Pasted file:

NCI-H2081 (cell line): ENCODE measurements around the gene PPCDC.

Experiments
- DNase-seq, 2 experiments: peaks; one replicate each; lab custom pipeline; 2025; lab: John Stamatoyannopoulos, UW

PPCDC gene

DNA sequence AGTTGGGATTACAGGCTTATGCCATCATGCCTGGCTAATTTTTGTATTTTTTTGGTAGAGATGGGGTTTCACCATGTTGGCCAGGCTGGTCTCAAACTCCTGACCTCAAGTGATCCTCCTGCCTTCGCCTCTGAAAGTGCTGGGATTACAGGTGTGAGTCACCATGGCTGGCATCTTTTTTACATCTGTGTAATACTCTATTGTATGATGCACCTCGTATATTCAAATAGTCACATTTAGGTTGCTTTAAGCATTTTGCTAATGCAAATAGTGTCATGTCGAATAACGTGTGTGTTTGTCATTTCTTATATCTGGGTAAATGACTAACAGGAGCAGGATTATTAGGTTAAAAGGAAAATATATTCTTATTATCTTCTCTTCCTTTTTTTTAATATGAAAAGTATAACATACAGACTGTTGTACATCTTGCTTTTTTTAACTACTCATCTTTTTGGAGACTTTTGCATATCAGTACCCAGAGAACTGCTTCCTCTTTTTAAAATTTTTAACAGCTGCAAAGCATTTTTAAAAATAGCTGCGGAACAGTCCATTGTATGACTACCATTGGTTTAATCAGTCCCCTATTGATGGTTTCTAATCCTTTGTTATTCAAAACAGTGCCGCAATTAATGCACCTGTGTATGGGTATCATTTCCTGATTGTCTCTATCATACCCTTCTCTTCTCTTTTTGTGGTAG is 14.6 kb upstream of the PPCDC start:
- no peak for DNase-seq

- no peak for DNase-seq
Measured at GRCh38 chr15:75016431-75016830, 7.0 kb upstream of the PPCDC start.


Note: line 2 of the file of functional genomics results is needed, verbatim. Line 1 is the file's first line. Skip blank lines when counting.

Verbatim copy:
Experiments